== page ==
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Supreme Court of Montana
January 14, 2009, Argued and Submitted; April 10, 2009, Decided; April 30, 2009, Released for Publication
[***920] [**184] Justice Patricia O. Cotter delivered the Opinion of the Court.
[*P1] Revelation Industries (Revelation) sued its insurer, St. Paul Fire & Marine Insurance Company (St. Paul), for refusing to defend and [**185] indemnify Revelation in a lawsuit with Phillips Environmental Products, Inc. (Phillips). The Eighteenth Judicial District Court ruled that St. Paul had no duty to defend Revelation. Revelation appeals. We reverse and remand.
[*P2] A restatement of the issues on appeal is:
[*P3] Did the District Court err when it determined that St. Paul had no duty to defend Revelation based on the contents of Phillips' complaint?
[*P4] Did the policy requirement of an "event" [****2] excuse coverage in this case?
[***921] FACTUAL AND PROCEDURAL BACKGROUND
[*P5] In 1999, Revelation and Phillips entered into an oral arrangement under which Revelation would design and develop for Phillips a specific product known as a WAG Bag. This bag was a disposable sanitary bag to be used with Phillips' portable environmental toilets. Revelation, in turn, subcontracted with Manchester Packaging Corporation (Manchester) to produce these bags in accordance with Phillips' specifications. Notwithstanding Manchester's written affirmation that the produced bags met Phillips' specifications, the bags Manchester shipped to Revelation did not contain cornstarch as required by Phillips. Revelation, without knowledge of the bags' nonconformity, provided them to Phillips. Phillips promptly claimed the bags did not meet its requirements and in March 2000 terminated its relationship with Revelation.
[*P6] Over the next several months, Revelation made numerous futile attempts to meet with Phillips in an effort to resolve Phillips' concerns and salvage the parties' arrangement. Finally, at a meeting of the parties on October 4, 2000, Phillips claimed to have suffered significant damages for which it held Revelation [****3] responsible. Because St. Paul was its insurer under a Commercial General Liability (CGL) policy, the following day, Revelation contacted St. Paul by telephone, informed the insurer of the potential claim, and requested coverage. St. Paul responded by memorializing the conversation in a letter to Revelation. In this letter, St. Paul reiterated the following facts:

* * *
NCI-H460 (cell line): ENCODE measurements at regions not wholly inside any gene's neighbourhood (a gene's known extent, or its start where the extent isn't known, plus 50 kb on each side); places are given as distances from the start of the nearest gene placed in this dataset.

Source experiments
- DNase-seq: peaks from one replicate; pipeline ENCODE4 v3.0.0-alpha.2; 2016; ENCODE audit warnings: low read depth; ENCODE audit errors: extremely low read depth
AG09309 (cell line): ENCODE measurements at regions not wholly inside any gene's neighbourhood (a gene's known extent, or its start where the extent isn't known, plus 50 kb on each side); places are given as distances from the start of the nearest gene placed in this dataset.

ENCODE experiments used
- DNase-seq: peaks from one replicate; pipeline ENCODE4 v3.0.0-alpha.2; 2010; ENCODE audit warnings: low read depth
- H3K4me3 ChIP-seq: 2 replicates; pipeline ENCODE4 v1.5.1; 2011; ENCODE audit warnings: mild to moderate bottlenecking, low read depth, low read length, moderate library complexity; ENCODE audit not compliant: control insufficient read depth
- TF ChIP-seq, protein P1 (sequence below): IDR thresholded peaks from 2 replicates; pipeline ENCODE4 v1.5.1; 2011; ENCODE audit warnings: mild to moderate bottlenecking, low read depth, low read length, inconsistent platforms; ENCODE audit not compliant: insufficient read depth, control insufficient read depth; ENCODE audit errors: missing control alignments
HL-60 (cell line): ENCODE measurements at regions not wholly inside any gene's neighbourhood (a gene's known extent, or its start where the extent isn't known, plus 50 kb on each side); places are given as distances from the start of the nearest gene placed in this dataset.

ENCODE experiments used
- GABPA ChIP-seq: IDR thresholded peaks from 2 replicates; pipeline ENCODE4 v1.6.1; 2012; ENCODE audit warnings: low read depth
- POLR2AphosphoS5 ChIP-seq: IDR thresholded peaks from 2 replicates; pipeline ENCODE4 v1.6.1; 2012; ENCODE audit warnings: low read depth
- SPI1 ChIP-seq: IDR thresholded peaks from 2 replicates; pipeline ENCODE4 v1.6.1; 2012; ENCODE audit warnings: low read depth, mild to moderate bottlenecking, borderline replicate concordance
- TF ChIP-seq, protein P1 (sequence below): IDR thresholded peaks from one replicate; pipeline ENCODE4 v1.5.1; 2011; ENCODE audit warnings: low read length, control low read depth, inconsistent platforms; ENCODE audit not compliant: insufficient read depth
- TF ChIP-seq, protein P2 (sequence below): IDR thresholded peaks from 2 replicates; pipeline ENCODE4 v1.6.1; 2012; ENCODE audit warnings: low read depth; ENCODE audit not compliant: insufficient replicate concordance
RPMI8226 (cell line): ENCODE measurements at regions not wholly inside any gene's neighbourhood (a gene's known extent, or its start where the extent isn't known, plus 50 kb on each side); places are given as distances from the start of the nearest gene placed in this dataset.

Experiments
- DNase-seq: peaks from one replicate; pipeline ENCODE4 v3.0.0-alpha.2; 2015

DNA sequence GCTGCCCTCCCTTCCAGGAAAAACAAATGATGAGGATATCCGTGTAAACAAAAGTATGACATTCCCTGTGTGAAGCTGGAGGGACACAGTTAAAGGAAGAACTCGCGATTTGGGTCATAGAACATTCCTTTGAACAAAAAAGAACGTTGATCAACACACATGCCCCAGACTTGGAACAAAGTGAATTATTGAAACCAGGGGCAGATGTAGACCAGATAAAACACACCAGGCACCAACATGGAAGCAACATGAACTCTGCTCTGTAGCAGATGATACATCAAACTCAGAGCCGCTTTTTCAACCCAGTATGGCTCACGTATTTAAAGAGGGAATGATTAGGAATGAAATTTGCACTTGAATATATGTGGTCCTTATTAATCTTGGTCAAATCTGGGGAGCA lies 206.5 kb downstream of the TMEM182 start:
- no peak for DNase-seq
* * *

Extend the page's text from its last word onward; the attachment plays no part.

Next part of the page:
As I understand this matter, Revelation Engineering entered into a verbal joint venture with Phillips Enviro to produce a field toilet. Your responsibility was to design a biodegradable bag system for the human waste. Your [sic] were to be paid a royalty [**186] by Phillips for your design. You contracted the manufacture of the bag system to Manchester Packaging Corp. Apparently, Manchester left out cornstarch as a component of the polymer bag system. The omission was discovered by Phillips, and they have indicated a claim against you . . . . You have requested a written statement of claim from Phillips, which you have yet [sic] received.
Full case includes Shepard's, Headnotes, Legal Analytics from Lex Machina, and more.
2009 MT 123 *; 350 Mont. 184 **; 206 P.3d 919 ***; 2009 Mont. LEXIS 159 ****
REVELATION INDUSTRIES, INC., formerly known as Revelation Engineering, Inc., Plaintiff and Appellant, v. ST. PAUL FIRE & MARINE INSURANCE COMPANY, Defendant and Appellee.
Prior History: [****1] APPEAL FROM: District Court of the Eighteenth Judicial District, In and For the County of Gallatin, Cause No. DV 2001-472. Honorable Mike Salvagni, Presiding Judge.
Revelation Indus. v. St. Paul Fire & Marine Ins. Co., 2007 Mont. Dist. LEXIS 776 (2007)
insurer, coverage, subcontractor, district court, duty to defend, allegations, cases, give rise, indemnify, bags, damages, completion of work, deny coverage, pleadings, scenario, property damage, obligation to defend, insurance policy, occurrence, declaratory, insurer's duty to defend, policy coverage, no duty, involvement, manufacture, assertions, discovery, trigger, garage, allegation of the complaint
Civil Procedure, Appeals, Standards of Review, De Novo Review, Summary Judgment Review, Standards of Review, Insurance Law, Obligations of Parties, Insurers, Allegations in Complaints, Business Insurance, Commercial General Liability Insurance, Duty to Defend, Coverage, General Overview, Policy Interpretation, Ambiguous Terms, Construction Against Insurers, Claim, Contract & Practice Issues, Exclusions